It’s also possible that some corporations understand the legal considerations, but may nevertheless copy others’ designs under the assumption that, as a practical matter, they will not be discovered, or even if they are, that independent artists will not have the resources to do anything about it. But as this and other recent cases illustrate, that assumption is risky. In our increasingly interconnected global digital marketplace, discovery of infringement is easier than ever, and artists (and their legal counsel) are being more aggressive about taking these cases to court. And actual litigation may be only one front in the battle; artists have also been effective at publicizing copying allegations in an effort to shame and put pressure on defendants.
And finally, it’s worth noting that, depending on the facts of the case, artist plaintiffs are also often able to advance a barrage of claims beyond “just” copyright infringement. These additional causes of action—such as statutory claims related to removal or falsification of copyright management information, trademark issues, unfair business practices, or even, as here, mail or wire fraud claims related to the tactics used by alleged infringers—can make for more complex and costly litigation, and can increase the potential financial damages at stake. We’ll continue to follow this and other similar cases as they develop.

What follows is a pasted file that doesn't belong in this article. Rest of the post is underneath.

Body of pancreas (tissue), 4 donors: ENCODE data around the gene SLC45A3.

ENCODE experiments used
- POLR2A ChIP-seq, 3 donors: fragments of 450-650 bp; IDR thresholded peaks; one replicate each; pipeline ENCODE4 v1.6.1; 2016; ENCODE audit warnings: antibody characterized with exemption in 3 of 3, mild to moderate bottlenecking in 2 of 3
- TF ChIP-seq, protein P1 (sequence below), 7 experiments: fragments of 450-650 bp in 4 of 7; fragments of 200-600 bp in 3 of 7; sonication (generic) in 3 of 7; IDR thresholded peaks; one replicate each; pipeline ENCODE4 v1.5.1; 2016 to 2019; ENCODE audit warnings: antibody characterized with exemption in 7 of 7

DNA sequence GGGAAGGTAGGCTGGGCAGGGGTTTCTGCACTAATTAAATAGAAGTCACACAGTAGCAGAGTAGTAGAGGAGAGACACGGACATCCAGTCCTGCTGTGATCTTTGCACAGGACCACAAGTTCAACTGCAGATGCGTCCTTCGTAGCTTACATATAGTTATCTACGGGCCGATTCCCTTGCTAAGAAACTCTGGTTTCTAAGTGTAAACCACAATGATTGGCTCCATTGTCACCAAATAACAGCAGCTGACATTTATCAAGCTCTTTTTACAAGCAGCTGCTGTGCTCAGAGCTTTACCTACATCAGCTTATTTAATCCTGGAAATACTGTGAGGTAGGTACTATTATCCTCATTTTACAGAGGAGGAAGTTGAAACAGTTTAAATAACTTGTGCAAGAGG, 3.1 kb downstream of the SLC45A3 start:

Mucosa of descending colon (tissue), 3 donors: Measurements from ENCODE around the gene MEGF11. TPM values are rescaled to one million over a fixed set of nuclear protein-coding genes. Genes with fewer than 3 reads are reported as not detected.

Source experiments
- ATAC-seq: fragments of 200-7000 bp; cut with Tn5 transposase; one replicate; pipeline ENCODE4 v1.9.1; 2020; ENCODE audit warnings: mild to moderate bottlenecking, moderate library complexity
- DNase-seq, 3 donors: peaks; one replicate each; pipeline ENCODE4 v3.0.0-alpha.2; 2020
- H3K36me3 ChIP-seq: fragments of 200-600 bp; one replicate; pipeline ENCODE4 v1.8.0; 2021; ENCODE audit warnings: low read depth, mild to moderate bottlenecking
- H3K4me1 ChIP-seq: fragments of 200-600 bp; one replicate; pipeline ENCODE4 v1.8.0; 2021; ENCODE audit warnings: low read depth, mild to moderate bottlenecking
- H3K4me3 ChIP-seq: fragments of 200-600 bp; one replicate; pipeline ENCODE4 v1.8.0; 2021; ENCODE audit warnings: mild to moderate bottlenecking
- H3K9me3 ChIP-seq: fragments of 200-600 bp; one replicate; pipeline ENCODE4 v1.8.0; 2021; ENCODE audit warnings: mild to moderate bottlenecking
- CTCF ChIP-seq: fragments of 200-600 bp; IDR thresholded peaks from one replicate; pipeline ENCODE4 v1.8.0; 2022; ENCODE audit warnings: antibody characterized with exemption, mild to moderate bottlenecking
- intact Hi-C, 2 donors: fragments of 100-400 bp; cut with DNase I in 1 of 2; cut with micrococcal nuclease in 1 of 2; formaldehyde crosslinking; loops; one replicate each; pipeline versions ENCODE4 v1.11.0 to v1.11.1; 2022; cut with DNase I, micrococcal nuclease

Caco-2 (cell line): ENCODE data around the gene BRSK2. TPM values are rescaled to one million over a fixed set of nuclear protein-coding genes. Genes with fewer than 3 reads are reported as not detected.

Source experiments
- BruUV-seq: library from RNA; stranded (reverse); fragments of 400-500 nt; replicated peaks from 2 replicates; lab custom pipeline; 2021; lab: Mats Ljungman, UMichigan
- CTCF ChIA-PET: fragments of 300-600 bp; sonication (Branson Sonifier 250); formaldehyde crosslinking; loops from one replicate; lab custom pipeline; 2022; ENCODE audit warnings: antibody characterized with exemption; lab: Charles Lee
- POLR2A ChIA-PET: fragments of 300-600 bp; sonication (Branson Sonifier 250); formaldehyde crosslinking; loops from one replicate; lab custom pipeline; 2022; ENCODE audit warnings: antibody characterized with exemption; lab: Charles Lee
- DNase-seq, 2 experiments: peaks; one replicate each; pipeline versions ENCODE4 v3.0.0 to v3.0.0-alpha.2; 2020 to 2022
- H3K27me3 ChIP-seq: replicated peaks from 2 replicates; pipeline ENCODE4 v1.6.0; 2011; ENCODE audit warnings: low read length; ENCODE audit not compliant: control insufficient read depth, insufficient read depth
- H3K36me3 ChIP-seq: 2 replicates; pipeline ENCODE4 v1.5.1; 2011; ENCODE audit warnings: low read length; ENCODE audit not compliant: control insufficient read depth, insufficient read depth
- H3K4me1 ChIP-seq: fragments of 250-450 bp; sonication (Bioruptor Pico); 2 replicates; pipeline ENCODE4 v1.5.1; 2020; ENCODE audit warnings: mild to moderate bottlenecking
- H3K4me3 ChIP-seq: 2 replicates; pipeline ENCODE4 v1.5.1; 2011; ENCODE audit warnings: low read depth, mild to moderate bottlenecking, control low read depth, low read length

Art Law Blog